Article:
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Loamhedge (Redwall #16)

3.88 of 5 stars 3.88  ·  rating details  ·  6,731 ratings  ·  112 reviews
Number sixteen in the esteemed Redwall animal fantasy series, young readers will find Loamhedge just as wild and woolly as its predecessors. In this chapter of the seemingly endless history of the woodland abbey, adventure is sparked by the sad plight of the haremaid, Martha Braebuck. Due to a terrible event that befell her when she was just an abbey Dibbun, Martha has los ...more
Published October 7th 2004 by Puffin (first published January 1st 2003)
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Aug 01, 2008 X rated it 5 of 5 stars  ·  review of another edition
Recommends it for: Redwallers
The bad thing about continuing series is that after so many books they begin to become predictable; the good thing is that you can enjoy revisiting the same world. The good thing about Loamhedge was that just when I began to think that it was indeed becoming predictable, its turn of events completely shocked me. It still has the elements of any Redwall book (quests, heroes, a crew of villains), but it is happily unique.
It is the first book that made me feel that Redwall is ancient. Events that
This review has been hidden because it contains spoilers. To view it, click here.
You've read one, you've read them all, but the Redwall stories are all ripping good yarns. Adventure, questing and heroism but all with a message of peace, kindness and love. The series might have benefited from being somewhere between 3 and 8 books long rather than the towering 22 Brian Jacques left us when he sadly passed away last year, but like P.G. Wodehouse it's nice to know there is a lifetime's supply out there for when you're in the mood.

If it weren't for a few systematic flaws I'd give
Bernard  Lau
Loamhedge never fails to impress, as one of Brian Jacques epic Redwall series. It creates an animal world, where there are no humans. This story revolves around two distant characters: Martha, a chair bound hare who longs to be able to walk and run. Lonna, a badger who seeks to kill Ragbol and his searat crew. Like many Redwall books, there are lots of poetic animals and peaceful scenes. However there are also many violent scenes, Ragbol killing a rat, and Lonna killing numerous searats.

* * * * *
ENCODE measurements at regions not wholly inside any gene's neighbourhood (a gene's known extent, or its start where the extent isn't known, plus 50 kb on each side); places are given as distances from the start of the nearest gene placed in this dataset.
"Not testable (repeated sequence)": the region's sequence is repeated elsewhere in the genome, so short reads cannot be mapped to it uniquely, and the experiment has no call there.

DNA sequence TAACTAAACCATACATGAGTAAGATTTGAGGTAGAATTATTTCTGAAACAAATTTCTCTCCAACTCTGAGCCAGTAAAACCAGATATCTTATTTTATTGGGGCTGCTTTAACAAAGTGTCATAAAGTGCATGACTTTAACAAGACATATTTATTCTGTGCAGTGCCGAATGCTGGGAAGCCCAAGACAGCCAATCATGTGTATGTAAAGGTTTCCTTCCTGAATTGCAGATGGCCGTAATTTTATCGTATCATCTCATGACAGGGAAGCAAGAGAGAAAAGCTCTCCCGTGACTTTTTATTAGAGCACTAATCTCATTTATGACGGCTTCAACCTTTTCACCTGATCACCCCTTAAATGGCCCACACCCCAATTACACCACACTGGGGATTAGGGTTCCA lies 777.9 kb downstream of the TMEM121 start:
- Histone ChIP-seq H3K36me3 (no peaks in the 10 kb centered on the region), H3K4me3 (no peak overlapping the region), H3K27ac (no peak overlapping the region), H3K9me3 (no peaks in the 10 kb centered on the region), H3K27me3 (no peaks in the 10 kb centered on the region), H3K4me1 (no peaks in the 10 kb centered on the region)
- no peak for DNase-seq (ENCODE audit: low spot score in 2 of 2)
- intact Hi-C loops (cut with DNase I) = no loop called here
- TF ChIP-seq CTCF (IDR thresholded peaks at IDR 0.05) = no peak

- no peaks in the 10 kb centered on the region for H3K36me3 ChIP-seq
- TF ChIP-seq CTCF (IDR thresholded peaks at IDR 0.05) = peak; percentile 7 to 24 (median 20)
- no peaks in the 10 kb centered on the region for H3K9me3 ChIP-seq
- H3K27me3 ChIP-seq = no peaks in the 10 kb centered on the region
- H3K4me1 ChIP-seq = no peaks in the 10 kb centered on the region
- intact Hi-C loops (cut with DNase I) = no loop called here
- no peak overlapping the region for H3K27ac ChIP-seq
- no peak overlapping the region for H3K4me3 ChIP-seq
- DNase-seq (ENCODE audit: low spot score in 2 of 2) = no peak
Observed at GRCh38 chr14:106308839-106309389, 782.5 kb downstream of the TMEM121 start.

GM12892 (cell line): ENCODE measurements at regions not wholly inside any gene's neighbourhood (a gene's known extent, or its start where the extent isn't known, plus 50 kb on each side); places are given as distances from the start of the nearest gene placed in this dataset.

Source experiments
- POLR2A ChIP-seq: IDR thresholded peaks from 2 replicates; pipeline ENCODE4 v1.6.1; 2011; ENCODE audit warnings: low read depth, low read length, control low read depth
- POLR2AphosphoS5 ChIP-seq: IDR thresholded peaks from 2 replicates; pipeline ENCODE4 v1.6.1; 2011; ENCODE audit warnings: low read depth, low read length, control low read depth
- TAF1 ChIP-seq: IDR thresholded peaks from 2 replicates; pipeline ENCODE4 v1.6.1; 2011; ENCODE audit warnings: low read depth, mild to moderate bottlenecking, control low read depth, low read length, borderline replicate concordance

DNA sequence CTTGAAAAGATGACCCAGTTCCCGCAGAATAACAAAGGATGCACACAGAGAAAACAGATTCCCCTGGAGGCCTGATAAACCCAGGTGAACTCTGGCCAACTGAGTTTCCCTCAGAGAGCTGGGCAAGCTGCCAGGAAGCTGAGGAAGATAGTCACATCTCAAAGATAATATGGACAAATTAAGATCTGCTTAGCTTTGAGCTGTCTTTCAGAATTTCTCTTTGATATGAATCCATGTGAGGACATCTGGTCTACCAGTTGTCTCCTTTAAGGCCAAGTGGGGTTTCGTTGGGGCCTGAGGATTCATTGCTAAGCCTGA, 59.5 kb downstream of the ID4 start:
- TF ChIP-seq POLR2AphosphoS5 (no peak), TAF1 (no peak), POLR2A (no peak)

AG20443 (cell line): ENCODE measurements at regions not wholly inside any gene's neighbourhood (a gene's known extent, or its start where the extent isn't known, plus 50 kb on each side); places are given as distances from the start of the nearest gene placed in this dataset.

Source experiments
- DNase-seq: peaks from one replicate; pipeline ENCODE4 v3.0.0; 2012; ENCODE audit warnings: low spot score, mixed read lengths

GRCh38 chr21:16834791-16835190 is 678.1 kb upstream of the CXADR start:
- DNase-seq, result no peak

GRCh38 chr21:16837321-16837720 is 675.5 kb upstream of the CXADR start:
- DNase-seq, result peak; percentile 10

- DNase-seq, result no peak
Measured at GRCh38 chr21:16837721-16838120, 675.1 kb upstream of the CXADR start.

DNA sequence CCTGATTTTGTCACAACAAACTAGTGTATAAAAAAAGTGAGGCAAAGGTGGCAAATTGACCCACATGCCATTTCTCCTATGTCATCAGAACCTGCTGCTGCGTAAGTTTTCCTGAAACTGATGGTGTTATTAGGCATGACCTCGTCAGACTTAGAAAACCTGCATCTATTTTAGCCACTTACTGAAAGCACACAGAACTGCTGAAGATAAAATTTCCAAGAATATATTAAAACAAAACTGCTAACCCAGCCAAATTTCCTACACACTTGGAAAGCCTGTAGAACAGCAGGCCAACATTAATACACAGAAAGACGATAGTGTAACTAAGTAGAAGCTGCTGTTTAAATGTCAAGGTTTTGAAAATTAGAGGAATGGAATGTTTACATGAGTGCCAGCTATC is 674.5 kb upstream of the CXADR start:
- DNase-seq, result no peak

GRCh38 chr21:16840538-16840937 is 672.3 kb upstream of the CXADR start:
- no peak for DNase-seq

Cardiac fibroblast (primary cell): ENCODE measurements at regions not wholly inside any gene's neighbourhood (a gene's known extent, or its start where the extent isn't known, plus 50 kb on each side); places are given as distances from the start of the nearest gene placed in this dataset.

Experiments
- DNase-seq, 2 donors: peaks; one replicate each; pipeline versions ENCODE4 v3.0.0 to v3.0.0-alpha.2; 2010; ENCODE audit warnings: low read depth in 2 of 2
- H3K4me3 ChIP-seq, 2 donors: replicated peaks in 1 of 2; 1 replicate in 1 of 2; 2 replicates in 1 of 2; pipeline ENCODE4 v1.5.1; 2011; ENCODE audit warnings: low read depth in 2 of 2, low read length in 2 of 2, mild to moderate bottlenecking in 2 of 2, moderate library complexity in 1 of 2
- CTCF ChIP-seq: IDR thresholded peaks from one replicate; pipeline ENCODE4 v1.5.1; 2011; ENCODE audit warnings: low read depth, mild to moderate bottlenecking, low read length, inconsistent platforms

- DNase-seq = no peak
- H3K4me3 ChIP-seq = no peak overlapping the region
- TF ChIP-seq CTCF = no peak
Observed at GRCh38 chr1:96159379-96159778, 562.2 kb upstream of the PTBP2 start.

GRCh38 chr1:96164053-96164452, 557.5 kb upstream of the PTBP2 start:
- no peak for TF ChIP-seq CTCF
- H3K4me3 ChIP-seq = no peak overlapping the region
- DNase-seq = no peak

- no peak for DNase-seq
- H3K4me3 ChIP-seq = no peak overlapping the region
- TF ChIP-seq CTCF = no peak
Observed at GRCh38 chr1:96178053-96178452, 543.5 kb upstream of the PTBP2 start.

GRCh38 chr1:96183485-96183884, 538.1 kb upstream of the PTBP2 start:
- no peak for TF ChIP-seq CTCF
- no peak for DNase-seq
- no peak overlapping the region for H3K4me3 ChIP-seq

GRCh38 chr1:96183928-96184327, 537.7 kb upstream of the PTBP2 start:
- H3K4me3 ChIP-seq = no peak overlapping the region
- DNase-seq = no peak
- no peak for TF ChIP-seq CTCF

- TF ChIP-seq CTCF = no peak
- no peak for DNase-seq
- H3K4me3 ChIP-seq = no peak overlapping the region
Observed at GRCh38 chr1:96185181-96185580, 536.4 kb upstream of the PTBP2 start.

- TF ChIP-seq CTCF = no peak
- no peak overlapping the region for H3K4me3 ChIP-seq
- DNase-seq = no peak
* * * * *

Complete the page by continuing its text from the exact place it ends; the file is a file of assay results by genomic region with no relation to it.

What def
Harold Smithson (Suicide punishable by Death)
The best Redwall book

This may be a controversial claim, considering the large number of other highly memorable tales penned by Brian Jacques (Mossflower, Redwall) but the simple truth is that Loamhedge is by and far my pick for the best in a highly recommendable series of books.

The thing that really sets Loamhedge apart from its compatriots is the originality with which it is plotted. Most Redwall books are the same standard formula, not to say they aren't good, but Loamhedge deviates from the s
Rob Poole
The world of Brian Jacques 'Redwall' is a land of high ideals and strong values; a land of wretched vermin and valiant warriors; a land of delicious food and beautiful poetry.

The young hare maid Martha has never walked a day in her life. She came to Redwall as a child with her brother and grandmother, fleeing some vermin horde. In a dream she hears of a secret to cure her terrible fate of being bound to a wheel chair hidden away in an abbey of old called Loamhedge. Two old friends of Redwall, S
Ren the Unclean
Sep 14, 2008 Ren the Unclean rated it 2 of 5 stars  ·  review of another edition
Recommends it for: fans of the series
Shelves: fantasy
This book is very much what I expected from a Brian Jacques. I hadn't read one of his Redwall series books in quite a while, but they are still chocked full of anthropomorphic cuteness and relatively intense violence. The first couple times that he switches from a baby mole getting into mischief to a searat pirate gutting one of his crew can be sort of jarring.